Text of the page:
Sure, you can run on any kind of pavement. But, what kind of running shoes should you use? A lot of runners are unaware that they should wear trail running shoes for rocky, muddy pavements, but what are trail running shoes, really?
Trail running is different from the more familiar road running, which is done in flat, even pavements. For this reason, when trail running, you would need special shoes.
What Is Trail Running?
First of all, trail running is an outdoor activity that is a combination of running and hiking on steep gradients and unpaved surfaces. It is performed in mountainous terrains and hiking trails characterized by much larger descents and ascents.
Trail running is relatively more difficult than road running. Because of the rocky grounds, uneven pavements, and muddy soils that may cause pains and injuries, the feet need more protection against these external elements.
What Are Trail Running Shoes?
Trail running shoes are the most appropriate shoes that provide more advantages in muddy or grassy surfaces than typical road running shoes. In the earlier years, when trail running shoes were first marketed, they came in clunky and stiff built. They were overbuilt and didn’t really appear for trail running.
Among the hundreds of running shoes today, these kinds of shoes still exist. So, what are trail running shoes really like? The following features are the characteristics of a good trail running shoe:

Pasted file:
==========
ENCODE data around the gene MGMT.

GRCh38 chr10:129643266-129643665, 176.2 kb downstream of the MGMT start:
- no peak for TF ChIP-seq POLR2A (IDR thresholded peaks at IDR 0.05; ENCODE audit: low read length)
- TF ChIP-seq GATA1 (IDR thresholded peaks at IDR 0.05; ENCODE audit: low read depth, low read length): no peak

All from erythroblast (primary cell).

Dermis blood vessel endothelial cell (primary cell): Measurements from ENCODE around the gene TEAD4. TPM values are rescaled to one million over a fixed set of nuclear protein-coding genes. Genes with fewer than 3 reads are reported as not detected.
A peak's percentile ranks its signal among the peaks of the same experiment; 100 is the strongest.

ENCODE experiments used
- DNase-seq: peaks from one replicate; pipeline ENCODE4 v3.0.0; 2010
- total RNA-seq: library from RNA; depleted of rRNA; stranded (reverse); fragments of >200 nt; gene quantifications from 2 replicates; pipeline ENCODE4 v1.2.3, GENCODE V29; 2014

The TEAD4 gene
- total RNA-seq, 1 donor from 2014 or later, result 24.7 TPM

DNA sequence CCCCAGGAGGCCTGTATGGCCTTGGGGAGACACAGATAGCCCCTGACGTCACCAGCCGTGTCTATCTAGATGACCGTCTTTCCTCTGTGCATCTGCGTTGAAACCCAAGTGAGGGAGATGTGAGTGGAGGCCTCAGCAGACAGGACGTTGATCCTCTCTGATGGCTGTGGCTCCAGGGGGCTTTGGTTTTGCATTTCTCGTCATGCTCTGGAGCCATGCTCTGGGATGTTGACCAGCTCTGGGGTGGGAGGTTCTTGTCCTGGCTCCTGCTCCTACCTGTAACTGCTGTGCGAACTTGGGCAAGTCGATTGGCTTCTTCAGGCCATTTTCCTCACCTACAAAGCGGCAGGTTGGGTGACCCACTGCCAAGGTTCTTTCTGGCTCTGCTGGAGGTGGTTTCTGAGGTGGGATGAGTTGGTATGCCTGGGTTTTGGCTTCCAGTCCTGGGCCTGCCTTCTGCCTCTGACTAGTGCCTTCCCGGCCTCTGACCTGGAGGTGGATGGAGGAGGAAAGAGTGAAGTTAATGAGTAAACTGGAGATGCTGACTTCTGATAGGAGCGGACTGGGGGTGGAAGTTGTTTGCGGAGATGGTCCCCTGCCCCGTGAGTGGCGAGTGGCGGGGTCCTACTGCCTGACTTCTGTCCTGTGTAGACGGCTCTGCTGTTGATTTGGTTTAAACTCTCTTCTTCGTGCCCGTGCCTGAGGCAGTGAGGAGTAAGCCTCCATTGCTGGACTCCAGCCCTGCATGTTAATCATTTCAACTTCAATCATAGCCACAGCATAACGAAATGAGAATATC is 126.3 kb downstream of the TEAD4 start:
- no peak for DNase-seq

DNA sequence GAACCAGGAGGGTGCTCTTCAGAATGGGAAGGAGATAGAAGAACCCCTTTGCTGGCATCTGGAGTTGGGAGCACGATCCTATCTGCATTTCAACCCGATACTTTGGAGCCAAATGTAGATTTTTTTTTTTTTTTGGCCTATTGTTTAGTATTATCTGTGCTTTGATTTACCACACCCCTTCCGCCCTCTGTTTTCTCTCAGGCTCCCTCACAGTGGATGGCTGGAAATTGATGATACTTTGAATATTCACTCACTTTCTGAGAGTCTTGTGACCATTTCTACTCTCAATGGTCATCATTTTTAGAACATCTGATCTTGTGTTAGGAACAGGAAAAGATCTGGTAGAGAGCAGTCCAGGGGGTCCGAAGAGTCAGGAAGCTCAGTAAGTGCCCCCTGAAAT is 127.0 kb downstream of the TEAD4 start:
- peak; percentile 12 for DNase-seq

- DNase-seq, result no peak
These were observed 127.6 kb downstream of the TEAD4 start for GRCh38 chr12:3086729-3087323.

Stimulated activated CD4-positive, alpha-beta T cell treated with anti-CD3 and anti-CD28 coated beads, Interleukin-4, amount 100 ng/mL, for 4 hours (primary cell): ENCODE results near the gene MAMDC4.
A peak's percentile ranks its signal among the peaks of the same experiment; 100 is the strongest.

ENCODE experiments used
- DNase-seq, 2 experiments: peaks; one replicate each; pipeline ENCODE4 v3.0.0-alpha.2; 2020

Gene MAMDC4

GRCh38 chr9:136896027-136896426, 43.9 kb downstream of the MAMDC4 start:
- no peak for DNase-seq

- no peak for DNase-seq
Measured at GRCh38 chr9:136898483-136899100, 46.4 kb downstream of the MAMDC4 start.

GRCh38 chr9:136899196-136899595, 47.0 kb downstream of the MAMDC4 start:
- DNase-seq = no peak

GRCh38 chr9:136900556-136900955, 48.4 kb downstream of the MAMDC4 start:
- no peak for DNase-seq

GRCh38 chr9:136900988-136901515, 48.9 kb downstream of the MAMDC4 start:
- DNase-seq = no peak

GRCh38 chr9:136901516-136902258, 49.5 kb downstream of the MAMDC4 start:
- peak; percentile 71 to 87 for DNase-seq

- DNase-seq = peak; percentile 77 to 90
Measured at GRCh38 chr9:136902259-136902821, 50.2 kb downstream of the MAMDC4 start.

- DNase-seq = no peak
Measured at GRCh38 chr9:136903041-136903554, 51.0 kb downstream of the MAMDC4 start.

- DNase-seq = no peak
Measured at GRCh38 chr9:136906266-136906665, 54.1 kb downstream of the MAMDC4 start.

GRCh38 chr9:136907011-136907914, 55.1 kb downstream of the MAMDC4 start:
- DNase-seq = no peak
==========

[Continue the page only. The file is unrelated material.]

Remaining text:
One major feature of trail running shoes is the traction. Unlike road running shoes, these shoes use different tractions, such as multi-directional lugs and large lugs, that offer maximum grip for mud, dirt, and rock.
Moreover, the lugs are manufactured with a sticky rubber compound to provide you with better control when running on different kinds of pavements.
Trail running shoes offer maximum protection against the external elements. It is made with weaved mesh uppers that shield your feet against trail fragments such as stones, mud, sand, and dirt.
The rubber caps, also called the “toe bumpers”, protect the toes from blisters and pain especially when you accidentally kick a root or rock. In the midsole part, trail running shoes are flexible and made with a stiff plastic plate that serves as a shield from sharp jags like protruding rocks and sticks.
Road running shoes come in particular designs for different pronation. Trail running shoes, on the other hand, come in a design that provides stability for all runners.
It is made with highly supportive materials to snug your foot down and keep it from moving around inside. Combined with locked-in fit in the heel and thumb-wide toe box, trail running shoes provide more stability and support than road running shoes.
Trail running shoes usually come in dark colors. This is in order to hide or give a colored backdrop for the dirt you pick up along the trails. Additionally, colored shoes can speak of personality and look a lot better with pants.
What Makes Up Good Trail Running Shoes?